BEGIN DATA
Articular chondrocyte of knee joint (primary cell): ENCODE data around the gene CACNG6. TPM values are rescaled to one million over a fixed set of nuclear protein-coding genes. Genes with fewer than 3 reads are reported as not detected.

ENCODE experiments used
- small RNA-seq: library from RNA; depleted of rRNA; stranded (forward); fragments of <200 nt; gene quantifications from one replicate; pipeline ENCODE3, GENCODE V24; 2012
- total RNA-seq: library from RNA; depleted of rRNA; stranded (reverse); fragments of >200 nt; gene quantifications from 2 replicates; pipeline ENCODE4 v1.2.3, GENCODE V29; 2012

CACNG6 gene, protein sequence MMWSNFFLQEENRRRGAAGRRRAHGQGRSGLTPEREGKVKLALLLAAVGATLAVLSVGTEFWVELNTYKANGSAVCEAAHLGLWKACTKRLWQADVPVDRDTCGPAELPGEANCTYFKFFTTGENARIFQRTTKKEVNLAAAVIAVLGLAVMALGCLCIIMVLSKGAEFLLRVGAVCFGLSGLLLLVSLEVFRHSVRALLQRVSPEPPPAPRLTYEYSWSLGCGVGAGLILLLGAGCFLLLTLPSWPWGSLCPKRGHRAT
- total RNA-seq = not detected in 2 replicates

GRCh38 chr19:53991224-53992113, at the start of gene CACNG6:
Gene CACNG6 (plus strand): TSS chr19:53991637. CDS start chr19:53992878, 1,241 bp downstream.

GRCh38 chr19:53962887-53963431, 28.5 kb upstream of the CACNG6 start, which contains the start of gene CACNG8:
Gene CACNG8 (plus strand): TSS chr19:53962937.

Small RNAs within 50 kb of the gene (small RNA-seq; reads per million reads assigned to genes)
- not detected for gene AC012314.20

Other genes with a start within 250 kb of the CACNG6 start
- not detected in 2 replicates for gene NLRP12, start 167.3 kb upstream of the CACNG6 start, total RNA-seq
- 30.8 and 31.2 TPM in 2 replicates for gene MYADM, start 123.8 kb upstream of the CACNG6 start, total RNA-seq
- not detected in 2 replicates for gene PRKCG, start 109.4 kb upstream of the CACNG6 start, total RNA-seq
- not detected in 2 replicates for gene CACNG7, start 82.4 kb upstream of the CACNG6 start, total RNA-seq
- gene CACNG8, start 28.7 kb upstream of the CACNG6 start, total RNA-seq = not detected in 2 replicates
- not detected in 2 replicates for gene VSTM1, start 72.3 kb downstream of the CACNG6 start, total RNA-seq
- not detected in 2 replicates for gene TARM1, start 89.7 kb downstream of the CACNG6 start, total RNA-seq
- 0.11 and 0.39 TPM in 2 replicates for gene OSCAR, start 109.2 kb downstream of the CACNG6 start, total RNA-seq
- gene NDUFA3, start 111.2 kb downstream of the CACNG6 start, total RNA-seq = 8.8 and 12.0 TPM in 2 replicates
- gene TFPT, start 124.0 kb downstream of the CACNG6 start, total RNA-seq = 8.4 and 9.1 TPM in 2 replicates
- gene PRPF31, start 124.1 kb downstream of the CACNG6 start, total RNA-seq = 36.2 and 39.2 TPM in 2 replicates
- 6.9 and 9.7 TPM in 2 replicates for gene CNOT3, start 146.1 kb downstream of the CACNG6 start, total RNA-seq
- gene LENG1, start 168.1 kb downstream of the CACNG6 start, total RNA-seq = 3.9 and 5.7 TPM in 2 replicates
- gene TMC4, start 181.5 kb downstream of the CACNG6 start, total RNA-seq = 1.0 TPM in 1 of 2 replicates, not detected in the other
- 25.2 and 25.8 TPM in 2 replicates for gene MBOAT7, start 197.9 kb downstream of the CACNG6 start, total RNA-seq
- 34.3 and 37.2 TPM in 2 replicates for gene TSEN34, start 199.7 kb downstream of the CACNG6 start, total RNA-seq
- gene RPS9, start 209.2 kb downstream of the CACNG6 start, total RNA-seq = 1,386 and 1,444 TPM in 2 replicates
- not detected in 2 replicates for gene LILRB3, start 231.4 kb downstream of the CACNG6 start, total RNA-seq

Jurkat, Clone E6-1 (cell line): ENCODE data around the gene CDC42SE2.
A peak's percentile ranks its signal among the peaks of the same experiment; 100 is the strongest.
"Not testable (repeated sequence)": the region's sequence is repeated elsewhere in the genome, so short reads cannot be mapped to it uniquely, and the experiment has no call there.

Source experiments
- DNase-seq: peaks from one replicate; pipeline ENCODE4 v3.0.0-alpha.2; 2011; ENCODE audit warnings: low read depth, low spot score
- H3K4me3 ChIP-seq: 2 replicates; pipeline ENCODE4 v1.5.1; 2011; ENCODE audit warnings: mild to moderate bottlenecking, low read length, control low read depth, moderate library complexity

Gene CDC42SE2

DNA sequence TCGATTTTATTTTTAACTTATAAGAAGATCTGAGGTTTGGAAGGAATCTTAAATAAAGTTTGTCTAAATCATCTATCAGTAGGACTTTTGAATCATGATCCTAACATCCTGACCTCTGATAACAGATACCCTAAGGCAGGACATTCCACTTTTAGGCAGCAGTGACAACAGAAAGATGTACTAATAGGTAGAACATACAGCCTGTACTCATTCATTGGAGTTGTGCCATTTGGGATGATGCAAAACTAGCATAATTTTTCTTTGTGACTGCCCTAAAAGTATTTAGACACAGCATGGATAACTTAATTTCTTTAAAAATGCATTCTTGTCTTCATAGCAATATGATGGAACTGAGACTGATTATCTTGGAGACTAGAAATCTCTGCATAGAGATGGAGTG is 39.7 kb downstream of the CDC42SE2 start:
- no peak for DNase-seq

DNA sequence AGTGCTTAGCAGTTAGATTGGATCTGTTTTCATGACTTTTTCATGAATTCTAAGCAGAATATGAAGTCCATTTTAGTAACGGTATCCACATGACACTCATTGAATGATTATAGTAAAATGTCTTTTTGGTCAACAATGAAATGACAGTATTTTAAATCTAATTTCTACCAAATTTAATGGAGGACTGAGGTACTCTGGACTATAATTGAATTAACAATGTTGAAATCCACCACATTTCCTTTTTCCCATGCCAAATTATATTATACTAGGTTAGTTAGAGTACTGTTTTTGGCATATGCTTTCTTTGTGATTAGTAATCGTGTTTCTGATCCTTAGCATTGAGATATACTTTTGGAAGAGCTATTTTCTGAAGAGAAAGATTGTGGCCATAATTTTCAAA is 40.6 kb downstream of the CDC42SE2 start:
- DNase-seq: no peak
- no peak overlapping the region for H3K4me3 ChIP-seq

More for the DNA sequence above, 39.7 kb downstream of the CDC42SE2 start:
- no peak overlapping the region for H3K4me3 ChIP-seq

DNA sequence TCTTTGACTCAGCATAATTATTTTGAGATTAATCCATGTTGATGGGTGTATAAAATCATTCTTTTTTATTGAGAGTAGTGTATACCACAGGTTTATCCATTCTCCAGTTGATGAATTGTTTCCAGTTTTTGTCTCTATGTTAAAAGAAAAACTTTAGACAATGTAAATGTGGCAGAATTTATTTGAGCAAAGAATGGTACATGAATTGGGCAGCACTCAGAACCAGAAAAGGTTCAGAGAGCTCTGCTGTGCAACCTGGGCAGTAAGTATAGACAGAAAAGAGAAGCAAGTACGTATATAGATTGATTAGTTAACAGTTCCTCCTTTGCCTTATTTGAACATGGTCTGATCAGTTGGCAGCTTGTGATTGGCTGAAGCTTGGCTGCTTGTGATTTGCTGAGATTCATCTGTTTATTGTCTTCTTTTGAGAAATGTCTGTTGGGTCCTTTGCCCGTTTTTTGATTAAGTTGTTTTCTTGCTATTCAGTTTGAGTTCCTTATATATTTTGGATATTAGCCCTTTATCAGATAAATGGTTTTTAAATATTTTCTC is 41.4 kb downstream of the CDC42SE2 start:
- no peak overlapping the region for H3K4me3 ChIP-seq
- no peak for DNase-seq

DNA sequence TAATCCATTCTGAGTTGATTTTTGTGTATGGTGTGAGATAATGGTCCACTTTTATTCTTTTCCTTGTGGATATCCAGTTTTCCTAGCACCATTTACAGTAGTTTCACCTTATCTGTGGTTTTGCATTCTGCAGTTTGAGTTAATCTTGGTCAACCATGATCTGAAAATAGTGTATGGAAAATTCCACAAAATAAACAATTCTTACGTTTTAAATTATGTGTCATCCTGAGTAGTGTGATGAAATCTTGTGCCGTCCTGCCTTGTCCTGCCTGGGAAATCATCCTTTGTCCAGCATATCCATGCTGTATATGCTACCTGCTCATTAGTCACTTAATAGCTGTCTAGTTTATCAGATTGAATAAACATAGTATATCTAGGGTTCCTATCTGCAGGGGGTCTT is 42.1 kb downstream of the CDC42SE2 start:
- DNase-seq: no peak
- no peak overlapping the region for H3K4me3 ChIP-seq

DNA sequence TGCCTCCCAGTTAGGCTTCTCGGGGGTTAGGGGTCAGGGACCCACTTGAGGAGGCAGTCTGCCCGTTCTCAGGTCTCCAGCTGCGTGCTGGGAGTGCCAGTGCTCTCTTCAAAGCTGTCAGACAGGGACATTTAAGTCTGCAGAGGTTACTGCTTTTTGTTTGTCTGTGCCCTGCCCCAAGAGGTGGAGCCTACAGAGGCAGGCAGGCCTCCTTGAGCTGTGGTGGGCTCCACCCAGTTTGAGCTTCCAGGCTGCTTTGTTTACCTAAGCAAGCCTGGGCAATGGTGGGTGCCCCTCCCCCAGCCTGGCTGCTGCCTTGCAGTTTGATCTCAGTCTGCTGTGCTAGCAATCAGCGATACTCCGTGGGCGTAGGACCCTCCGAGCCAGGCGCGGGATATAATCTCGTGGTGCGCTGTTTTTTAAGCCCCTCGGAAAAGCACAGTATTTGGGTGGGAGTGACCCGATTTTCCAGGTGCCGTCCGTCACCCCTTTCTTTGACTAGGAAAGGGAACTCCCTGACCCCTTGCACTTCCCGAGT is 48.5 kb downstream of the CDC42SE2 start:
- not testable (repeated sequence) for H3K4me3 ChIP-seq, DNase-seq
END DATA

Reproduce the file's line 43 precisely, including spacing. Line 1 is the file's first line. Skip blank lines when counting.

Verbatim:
- no peak overlapping the region for H3K4me3 ChIP-seq